Chechen Rebels Radicalise

Radicals and Islamists now dominate the ranks of Chechen rebel fighters.

Chechen Rebels Radicalise

Radicals and Islamists now dominate the ranks of Chechen rebel fighters.

The death of Aslan Maskhadov, the moderate leader of the Chechen separatists, one year ago has proved a turning point for the rebel movement – though perhaps not in the way the Russian intelligence services intended when they announced that they had killed him.

The removal of Maskhadov, elected president in 1997 and killed on March 8, 2005, meant that the leading role passed to the radicals led by Russia’s most wanted man, Shamil Basayev. No major moderate figure has taken up Maskhadov’s mantle or has called for dialogue with the Russians.

Maskhadov’s successor as rebel president, Abdul-Khalim Sadullayev, is officially working with Basayev and has announced the creation of a “Caucasus Front” that stretches beyond Chechnya to the rest of the North Caucasus.

In February, Sadulayev reorganised his government, giving it a more radical complexion. In a rebuff to moderate envoys working in Europe, he called on all officials working abroad to return home and stripped Umar Khambiev of his post as presidential representative abroad. Another envoy Akhmed Zakayev, now resident in Britain, was demoted from his job as deputy prime minister, leaving him as merely culture minister.

The most eye-catching move was the appointment of the rebel movement’s exiled ideologist, Movladi Udugov, as head of the newly-created “National Information Service for the State Defence Committee”.

"Udugov's appointment to a high position while Akhmed Zakayev retains only the post of minister means just one thing: the radicals have won a victory," said Chechen political analyst Murad Nashkhoyev. "However, it is Moscow itself that has untied the Chechen radicals’ hands by killing Maskhadov, the elected president, and rejecting negotiations with its opponents."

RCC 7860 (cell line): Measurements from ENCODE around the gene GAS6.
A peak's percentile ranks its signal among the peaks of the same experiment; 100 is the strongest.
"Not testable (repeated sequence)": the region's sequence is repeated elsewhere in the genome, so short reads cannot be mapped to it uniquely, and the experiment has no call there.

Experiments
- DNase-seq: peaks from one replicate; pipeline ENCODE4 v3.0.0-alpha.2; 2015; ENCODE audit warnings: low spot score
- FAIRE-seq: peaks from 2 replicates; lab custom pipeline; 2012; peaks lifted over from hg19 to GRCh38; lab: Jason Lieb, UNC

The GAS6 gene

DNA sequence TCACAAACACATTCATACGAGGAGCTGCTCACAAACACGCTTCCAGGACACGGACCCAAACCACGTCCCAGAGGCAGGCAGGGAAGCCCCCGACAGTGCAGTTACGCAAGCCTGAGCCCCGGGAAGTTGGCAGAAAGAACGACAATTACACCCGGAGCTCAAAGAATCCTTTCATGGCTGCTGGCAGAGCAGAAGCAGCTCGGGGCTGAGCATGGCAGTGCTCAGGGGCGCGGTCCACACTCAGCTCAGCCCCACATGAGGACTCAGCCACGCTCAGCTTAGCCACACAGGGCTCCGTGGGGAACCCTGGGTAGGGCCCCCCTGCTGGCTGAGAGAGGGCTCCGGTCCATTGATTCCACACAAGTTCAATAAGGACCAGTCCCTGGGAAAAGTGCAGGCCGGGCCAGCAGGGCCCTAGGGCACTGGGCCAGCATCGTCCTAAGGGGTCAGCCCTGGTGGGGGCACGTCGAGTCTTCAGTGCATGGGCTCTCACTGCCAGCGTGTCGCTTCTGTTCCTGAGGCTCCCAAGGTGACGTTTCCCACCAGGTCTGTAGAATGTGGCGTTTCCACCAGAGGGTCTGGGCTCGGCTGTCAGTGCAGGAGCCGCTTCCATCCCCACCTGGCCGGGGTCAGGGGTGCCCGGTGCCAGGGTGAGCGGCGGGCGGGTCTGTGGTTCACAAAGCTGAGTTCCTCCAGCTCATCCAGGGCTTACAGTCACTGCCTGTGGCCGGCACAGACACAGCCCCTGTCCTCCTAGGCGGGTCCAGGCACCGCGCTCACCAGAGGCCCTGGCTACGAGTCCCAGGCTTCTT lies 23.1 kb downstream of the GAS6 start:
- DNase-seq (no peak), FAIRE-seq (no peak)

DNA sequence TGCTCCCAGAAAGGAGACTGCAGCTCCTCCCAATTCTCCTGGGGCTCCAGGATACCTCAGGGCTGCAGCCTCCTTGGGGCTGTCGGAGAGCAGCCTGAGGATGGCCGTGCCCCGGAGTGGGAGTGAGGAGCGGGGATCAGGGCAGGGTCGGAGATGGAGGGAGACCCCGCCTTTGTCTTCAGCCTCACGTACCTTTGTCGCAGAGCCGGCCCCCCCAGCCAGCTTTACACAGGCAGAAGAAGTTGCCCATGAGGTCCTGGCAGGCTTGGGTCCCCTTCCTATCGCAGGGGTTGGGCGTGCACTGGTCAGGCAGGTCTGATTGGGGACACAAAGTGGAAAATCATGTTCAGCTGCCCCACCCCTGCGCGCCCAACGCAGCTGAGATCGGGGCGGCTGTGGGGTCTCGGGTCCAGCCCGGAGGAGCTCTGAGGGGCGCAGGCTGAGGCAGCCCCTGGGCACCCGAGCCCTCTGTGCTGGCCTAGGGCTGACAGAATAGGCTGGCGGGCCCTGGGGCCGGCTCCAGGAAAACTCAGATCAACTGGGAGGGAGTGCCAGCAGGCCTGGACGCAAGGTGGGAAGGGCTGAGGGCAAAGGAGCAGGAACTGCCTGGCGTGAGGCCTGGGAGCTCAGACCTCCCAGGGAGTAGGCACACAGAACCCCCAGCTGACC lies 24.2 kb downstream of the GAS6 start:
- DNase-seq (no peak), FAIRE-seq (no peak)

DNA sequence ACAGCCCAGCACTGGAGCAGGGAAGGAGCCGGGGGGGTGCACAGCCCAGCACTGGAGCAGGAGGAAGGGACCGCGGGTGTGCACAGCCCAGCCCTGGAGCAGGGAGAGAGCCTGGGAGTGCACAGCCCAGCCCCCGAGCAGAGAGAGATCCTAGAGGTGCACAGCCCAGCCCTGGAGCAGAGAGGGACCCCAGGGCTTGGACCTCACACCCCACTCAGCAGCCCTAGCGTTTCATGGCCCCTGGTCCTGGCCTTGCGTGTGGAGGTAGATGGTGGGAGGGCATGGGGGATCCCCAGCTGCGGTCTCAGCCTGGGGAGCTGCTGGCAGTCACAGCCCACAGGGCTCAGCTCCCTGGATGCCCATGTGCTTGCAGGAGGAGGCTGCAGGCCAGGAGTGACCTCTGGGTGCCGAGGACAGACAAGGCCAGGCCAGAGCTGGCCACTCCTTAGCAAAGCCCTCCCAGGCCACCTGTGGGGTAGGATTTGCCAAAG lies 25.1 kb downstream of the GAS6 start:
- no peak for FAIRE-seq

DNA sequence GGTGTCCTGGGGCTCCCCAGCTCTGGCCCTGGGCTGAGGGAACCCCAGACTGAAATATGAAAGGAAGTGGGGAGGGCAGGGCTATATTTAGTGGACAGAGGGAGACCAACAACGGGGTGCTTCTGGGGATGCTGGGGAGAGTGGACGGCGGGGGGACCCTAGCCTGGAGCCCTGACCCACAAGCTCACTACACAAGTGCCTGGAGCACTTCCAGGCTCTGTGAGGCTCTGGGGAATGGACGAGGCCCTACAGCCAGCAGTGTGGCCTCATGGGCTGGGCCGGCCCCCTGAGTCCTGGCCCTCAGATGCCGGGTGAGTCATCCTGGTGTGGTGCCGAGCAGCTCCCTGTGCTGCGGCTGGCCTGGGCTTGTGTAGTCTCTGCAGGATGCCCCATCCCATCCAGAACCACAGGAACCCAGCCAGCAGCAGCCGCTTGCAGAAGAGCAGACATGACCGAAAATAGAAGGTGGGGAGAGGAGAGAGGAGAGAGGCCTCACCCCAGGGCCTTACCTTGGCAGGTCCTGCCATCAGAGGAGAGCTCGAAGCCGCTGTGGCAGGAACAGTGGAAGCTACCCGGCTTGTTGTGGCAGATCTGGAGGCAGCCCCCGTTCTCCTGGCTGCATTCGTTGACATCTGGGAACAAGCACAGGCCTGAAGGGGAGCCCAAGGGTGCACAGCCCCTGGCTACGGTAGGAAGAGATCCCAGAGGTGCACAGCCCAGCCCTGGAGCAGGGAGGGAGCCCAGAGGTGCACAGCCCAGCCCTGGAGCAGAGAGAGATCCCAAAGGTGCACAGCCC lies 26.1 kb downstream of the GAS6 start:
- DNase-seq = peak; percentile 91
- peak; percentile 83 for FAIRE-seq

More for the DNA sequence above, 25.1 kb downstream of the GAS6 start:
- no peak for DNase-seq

The rebel commanders of the Nineties grouped around Maskhadov had Soviet backgrounds and little knowledge of Islam. They have been replaced by a new generation who talk about jihad and feel closer to the Islamic world than to Europe.

The thinking of these new-style rebels is typified by Ansar, a 40-year-old Grozny resident who fought on the anti-Moscow side in both the first and second Chechen conflicts.

"Chechnya cannot be independent if the whole of the North Caucasus is not independent,” said Ansar. “Otherwise, Moscow will simply crush us economically and politically, if not through war, which what it’s currently trying to do with Georgia. I think Sheikh Abdul-Khalim Sadulayev, Shamil Basayev, Doku Umarov and all the other current leaders have come to understand this truth.”

A 23-year-old young man who said he is a member of a guerrilla group active in Grozny told IWPR, “Russia is engaged in real terror not only against Muslims in Chechnya, but also against them in the whole of the North Caucasus. The same thing’s really going on everywhere: Muslims are being killed, detained under various invented pretexts, tortured, maimed, and humiliated. Men are afraid of growing beards because they can be accused of being Wahhabis [Islamic radicals], with all the consequences that can entail. Women are afraid of wearing headscarves for the same reason.

"This is why a jihad is necessary, first and foremost the jihad of the sword - not only in Chechnya, but throughout the North Caucasus.”